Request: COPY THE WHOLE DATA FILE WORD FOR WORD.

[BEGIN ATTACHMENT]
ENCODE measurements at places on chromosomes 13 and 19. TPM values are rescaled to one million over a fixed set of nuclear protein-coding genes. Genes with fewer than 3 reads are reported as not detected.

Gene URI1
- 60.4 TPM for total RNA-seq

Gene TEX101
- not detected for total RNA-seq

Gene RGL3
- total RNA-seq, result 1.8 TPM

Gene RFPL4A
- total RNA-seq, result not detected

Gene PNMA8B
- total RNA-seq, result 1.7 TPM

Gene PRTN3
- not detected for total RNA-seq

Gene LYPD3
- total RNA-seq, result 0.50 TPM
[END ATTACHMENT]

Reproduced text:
ENCODE measurements at places on chromosomes 13 and 19. TPM values are rescaled to one million over a fixed set of nuclear protein-coding genes. Genes with fewer than 3 reads are reported as not detected.

Gene URI1
- 60.4 TPM for total RNA-seq

Gene TEX101
- not detected for total RNA-seq

Gene RGL3
- total RNA-seq, result 1.8 TPM

Gene RFPL4A
- total RNA-seq, result not detected

Gene PNMA8B
- total RNA-seq, result 1.7 TPM

Gene PRTN3
- not detected for total RNA-seq

Gene LYPD3
- total RNA-seq, result 0.50 TPM